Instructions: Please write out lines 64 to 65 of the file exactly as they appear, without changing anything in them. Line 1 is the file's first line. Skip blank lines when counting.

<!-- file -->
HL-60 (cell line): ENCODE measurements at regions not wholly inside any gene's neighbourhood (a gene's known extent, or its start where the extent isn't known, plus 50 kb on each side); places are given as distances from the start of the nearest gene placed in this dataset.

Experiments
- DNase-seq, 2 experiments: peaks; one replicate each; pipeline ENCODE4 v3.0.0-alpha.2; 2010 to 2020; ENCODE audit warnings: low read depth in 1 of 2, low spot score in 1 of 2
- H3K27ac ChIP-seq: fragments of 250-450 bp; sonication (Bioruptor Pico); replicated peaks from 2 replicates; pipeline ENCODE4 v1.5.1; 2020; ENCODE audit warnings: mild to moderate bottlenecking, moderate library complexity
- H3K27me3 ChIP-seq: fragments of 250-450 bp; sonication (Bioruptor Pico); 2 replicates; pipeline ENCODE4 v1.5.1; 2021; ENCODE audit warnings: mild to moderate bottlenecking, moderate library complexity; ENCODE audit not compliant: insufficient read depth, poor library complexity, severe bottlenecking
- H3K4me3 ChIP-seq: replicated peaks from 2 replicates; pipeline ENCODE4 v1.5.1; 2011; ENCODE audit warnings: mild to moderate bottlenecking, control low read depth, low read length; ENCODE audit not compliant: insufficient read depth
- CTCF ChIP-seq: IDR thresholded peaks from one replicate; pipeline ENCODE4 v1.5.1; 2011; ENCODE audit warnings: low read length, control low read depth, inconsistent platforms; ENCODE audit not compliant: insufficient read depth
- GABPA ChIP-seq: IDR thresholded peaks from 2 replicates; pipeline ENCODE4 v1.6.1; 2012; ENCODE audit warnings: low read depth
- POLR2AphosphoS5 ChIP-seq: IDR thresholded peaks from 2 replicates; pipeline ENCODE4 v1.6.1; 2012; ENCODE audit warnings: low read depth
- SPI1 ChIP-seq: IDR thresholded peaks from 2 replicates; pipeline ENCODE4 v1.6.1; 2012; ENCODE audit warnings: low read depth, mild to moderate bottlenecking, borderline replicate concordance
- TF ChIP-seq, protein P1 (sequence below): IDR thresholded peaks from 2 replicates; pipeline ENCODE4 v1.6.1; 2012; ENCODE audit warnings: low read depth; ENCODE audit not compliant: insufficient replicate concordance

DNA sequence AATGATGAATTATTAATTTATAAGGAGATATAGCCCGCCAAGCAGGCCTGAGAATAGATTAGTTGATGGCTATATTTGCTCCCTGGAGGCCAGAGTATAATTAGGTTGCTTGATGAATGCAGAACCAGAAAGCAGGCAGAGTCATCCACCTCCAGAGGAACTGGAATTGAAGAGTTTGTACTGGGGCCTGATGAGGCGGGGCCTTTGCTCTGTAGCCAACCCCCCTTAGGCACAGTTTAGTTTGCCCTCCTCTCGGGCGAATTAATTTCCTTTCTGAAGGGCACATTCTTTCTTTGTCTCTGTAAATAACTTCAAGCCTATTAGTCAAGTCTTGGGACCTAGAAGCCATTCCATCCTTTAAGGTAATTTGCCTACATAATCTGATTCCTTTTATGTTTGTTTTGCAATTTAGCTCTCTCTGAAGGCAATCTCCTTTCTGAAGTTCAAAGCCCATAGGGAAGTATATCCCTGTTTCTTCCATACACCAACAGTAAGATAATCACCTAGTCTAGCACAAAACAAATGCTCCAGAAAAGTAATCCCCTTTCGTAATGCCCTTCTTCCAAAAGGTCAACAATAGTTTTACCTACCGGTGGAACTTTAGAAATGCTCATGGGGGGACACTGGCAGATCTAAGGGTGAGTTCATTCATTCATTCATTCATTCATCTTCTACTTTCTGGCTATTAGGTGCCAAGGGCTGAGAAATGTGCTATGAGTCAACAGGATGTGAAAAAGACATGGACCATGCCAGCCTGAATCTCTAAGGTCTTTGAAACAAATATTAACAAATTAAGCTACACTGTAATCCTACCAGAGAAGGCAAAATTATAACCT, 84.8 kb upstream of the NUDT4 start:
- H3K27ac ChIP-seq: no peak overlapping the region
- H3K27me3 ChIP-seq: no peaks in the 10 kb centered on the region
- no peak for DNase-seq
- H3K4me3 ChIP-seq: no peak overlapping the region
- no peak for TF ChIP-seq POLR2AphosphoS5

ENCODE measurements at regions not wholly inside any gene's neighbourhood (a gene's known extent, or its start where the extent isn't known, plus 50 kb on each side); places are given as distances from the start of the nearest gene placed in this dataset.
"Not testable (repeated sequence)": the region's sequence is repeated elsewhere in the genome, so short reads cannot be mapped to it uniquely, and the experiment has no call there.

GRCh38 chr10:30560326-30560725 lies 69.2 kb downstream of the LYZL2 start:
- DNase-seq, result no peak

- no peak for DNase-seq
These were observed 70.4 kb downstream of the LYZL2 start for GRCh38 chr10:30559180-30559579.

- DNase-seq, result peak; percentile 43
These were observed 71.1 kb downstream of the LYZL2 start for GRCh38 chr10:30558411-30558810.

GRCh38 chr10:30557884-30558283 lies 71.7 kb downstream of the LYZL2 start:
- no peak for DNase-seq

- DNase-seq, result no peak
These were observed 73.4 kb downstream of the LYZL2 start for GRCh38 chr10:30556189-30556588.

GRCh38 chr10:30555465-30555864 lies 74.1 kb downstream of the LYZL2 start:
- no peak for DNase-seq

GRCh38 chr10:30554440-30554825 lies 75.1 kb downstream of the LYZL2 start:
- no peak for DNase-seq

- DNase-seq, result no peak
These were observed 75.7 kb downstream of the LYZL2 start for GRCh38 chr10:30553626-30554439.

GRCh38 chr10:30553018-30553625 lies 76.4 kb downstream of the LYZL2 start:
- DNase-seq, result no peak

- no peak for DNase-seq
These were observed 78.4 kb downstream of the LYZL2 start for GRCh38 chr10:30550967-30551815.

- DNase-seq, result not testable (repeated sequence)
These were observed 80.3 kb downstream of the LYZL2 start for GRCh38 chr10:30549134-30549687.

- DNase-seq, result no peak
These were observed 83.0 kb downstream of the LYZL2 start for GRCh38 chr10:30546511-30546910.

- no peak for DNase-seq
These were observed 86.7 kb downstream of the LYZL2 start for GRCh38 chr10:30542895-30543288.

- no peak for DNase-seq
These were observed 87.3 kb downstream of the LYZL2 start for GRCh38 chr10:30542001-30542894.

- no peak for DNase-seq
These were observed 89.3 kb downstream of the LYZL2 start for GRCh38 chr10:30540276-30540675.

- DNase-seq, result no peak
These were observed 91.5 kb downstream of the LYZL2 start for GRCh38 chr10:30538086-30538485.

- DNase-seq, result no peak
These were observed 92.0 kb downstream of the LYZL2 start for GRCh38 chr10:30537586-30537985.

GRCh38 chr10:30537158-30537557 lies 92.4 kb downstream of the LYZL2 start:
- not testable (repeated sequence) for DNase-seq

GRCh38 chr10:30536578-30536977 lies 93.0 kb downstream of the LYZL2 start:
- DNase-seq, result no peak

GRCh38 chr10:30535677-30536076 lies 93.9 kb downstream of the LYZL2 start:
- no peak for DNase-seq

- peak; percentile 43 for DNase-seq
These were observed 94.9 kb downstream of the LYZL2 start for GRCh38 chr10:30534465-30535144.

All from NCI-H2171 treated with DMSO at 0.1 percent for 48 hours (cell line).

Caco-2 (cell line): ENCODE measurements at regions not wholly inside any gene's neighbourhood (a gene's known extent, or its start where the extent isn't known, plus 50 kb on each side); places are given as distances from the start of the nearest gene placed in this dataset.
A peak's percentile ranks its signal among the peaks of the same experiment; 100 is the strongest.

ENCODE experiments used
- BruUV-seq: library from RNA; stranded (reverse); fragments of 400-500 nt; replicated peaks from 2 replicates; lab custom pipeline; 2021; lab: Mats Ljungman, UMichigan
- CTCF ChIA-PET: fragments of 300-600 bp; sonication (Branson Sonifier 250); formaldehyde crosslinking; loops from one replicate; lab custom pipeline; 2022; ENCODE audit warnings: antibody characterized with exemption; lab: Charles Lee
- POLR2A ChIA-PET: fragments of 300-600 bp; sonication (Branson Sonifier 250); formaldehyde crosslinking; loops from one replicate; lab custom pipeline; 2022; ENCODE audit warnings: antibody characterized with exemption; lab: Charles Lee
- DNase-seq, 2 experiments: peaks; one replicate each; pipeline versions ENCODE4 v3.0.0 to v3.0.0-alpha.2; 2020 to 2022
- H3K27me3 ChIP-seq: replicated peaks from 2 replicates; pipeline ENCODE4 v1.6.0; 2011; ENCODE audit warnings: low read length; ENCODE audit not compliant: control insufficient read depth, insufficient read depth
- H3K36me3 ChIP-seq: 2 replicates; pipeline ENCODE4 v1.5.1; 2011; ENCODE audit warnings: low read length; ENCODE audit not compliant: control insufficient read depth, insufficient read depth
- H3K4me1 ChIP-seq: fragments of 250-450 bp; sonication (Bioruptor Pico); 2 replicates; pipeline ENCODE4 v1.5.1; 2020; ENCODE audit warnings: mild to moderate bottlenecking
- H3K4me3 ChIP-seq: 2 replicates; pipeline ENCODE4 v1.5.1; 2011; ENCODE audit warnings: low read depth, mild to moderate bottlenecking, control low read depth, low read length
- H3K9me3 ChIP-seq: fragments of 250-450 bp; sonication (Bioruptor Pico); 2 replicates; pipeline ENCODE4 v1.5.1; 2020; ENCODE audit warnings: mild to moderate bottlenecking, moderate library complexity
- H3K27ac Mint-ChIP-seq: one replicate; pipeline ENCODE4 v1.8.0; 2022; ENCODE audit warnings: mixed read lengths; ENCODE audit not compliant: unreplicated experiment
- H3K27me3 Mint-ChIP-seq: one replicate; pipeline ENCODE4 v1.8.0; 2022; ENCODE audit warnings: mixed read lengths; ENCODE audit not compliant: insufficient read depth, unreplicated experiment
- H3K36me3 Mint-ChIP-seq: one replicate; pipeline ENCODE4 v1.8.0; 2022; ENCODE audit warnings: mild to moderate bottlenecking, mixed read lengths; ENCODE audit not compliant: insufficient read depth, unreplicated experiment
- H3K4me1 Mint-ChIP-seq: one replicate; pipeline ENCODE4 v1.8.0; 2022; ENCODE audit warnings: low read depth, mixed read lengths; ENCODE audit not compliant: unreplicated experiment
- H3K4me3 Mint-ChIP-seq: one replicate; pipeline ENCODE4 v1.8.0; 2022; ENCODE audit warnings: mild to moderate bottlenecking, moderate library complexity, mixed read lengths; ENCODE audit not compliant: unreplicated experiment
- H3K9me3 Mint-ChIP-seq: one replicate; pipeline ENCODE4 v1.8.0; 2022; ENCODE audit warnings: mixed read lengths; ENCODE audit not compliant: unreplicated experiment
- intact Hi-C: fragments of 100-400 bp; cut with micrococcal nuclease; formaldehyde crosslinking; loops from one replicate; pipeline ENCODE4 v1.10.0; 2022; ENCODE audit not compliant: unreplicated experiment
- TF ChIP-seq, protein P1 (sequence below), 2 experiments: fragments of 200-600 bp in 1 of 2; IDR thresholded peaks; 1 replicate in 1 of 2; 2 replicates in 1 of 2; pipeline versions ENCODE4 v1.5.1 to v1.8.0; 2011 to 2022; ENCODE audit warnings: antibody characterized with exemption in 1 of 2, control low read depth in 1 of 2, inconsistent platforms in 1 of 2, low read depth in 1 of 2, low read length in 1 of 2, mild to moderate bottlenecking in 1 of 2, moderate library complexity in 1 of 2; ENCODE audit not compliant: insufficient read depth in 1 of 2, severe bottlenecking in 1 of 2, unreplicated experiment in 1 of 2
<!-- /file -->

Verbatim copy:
A peak's percentile ranks its signal among the peaks of the same experiment; 100 is the strongest.

ENCODE experiments used